Chesterfield County Sheriff Karl Leonard seeks help with his phone from participants in the Chesterfield jail’s Heroin Addiction Recovery Program (HARP) in June. (Photo by Julia Rendleman)
Chesterfield County Sheriff Karl Leonard sees firsthand the devastation that the ongoing opioid epidemic wreaks in his county, as more and more people enter his jail with an addiction and a hepatitis C infection.
He’s been openly supportive of starting a needle-exchange program, otherwise known as comprehensive harm reduction, for the past year because they can help prevent the spread of hepatitis C and HIV and they offer direct links to treatment for injection drug users.
But the rest of the county doesn’t seem ready to move forward.
Over the summer, Chesterfield’s Opioid Steering Committee decided to, “table that and not pursue the needle exchange program,” Leonard said. He added that the committee knew his position on the topic.
“My concern is this is still a very critical crisis we’re in,” he said.
In a statement, Sarah Snead, deputy county administrator for health services and the committee’s chair, said the group decided to “continue to watch what’s happening in other localities.
“The county is committed to a long-term, measured approach to fight this nationwide epidemic,” the statement reads. “A subcommittee was established to develop an implementation plan related to harm reduction, including HIV and tuberculosis testing, counseling and education, and referrals to community resources.”
Without the committee’s support, there isn’t much hope of starting a program, Leonard said.
The law on Virginia’s books that legalizes needle exchanges says that support from local law enforcement agencies — which has so far been the sticking point in other localities — and from the locality’s governing body is required before launching one.
“I am disappointed,” Leonard said. “It’s one of those things that I felt passionate about and I still do. But it brought a quick halt to my actions and I respect the committee and their decisions.”
He added that he doesn’t have much hope that the committee’s decision will change.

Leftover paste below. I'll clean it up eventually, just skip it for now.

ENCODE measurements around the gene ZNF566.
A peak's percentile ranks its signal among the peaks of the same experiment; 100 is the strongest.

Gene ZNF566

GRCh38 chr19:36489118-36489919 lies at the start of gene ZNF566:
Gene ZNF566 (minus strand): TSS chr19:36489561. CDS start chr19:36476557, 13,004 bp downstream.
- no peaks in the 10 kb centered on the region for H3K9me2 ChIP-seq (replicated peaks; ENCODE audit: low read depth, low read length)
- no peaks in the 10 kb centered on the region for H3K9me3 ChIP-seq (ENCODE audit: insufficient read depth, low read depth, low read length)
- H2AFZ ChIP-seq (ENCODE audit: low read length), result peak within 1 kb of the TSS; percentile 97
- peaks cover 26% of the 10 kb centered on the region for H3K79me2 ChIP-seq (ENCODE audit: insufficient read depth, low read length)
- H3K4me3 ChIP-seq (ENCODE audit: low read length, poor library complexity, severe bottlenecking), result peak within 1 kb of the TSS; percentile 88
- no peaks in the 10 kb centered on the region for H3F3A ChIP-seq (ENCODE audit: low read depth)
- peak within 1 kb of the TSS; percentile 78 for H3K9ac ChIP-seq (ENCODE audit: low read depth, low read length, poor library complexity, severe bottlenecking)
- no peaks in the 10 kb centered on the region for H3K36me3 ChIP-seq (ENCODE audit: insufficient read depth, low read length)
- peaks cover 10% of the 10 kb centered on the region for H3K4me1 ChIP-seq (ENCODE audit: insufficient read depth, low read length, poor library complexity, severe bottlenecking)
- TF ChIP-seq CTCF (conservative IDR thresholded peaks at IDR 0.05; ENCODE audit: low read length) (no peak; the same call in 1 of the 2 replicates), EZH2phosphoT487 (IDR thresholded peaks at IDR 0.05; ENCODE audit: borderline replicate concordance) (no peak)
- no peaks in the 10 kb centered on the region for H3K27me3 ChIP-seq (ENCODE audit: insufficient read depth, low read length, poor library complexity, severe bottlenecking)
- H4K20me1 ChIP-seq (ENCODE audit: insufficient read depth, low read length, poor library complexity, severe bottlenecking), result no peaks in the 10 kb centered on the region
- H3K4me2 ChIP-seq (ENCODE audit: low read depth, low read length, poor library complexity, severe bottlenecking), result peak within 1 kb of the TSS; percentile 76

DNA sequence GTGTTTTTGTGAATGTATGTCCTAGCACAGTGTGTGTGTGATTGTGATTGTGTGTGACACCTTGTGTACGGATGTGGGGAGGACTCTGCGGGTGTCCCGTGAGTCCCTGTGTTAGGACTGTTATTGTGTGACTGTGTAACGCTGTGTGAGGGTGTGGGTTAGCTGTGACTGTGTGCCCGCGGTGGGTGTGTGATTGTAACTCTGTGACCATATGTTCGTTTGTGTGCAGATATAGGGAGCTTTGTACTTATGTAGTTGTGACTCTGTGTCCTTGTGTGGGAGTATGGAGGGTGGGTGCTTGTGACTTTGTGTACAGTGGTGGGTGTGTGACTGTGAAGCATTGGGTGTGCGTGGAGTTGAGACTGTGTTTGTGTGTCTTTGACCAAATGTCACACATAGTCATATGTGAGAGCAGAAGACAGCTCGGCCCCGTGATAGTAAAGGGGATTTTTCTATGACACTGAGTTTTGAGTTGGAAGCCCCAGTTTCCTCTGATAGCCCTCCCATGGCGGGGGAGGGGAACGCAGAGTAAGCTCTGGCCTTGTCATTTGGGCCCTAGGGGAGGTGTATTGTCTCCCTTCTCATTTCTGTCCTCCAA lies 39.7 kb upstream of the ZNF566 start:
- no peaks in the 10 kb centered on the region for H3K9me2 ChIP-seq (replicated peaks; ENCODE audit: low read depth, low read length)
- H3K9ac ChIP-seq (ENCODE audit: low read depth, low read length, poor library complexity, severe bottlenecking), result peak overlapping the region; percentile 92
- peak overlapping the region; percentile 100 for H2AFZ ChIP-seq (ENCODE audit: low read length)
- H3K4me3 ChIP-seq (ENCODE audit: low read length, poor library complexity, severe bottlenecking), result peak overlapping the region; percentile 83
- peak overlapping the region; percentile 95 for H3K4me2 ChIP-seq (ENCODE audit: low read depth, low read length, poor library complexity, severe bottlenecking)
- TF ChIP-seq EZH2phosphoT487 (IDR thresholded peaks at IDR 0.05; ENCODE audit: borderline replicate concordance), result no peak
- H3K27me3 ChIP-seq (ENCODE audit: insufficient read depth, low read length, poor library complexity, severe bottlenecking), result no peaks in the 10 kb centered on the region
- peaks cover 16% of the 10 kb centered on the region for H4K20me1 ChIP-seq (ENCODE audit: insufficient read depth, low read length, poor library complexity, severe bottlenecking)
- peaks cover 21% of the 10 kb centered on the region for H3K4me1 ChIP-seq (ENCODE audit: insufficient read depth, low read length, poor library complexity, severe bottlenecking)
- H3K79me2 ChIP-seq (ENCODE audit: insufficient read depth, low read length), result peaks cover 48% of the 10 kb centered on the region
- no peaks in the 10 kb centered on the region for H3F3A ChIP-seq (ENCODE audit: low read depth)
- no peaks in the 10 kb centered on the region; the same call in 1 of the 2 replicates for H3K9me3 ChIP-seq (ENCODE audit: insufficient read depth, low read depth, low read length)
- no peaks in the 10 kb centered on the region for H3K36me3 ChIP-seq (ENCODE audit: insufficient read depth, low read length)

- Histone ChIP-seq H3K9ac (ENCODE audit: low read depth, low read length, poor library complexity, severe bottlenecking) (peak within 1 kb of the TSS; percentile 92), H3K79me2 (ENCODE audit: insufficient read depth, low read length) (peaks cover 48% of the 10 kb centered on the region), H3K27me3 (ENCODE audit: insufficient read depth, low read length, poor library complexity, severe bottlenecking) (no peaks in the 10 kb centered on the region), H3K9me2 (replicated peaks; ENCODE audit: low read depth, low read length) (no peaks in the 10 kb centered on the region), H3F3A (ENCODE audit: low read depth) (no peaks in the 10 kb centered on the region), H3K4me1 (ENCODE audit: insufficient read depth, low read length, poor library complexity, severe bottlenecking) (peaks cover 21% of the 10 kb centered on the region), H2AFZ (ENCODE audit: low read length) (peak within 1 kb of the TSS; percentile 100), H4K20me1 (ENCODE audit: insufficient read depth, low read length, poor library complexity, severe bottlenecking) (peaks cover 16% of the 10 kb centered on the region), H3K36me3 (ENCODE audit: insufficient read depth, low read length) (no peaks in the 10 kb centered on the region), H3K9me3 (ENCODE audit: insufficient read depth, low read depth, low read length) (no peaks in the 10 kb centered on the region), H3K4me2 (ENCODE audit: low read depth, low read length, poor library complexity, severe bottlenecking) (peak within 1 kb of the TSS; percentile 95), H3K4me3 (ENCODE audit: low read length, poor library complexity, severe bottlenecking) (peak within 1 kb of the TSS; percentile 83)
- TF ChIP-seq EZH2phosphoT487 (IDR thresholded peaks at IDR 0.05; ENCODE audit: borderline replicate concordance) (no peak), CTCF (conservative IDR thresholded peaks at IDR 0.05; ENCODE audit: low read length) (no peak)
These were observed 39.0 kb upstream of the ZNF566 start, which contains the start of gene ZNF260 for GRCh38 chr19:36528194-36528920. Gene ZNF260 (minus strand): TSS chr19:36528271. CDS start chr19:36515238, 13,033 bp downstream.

The law legalizing the program is due to expire in 2020.
In an interview last week, Elaine Martin, director of HIV prevention services with the state’s Department of Health, said the department is putting forward a legislative proposal for this upcoming General Assembly session to extend the sunset provision in the law, but that it has not put forward a proposal to change the law so organizations do not need letters of support to apply to start a program.
The programs not only offer injection drug users a safe place to dispose of their needles, they also offer clean equipment so that they don’t spread bloodborne diseases while using. Public health officials laud the programs as gateways for addicts looking to seek treatment.
Even though Virginia legalized needle exchanges nearly 18 months ago, only two have opened in the state: in Wise County and just last month in Richmond. The Department of Health is hoping to announce a third program in Smyth County in the coming weeks.
The number of Chesterfield inmates who test positive for hepatitis C has steadily increased.
So far this year, 27 inmates in Chesterfield County tested positive for the bloodborne disease, compared to 28 for the whole of 2017, according to data provided by Dr. G. Mantovani Gay, the medical director for sheriff’s office.
In 2013, only two inmates tested positive. Then, the numbers doubled from 7 to 14 between 2015 and 2016.
Gay noted in an email that the jail does not automatically test everyone for hepatitis C, but that inmates request to have the test performed.
The steady uptick in hepatitis C has been matched by the levels of addiction Leonard said his jail sees. This past month, the number of detainees with a heroin addiction was higher than it’s been any month in the past three years, with 54 entering the county’s jail, according to data that Leonard provided.
“It’s still on the rise, it hasn’t even started to level off yet,” Leonard said. “We just want to see people do well. We don’t want to see people harmed and ultimately we want to see everybody come off of the drugs. We’re not asking for this drug use to be perpetuated by use of free needles. Our goal is to see all addiction end.”
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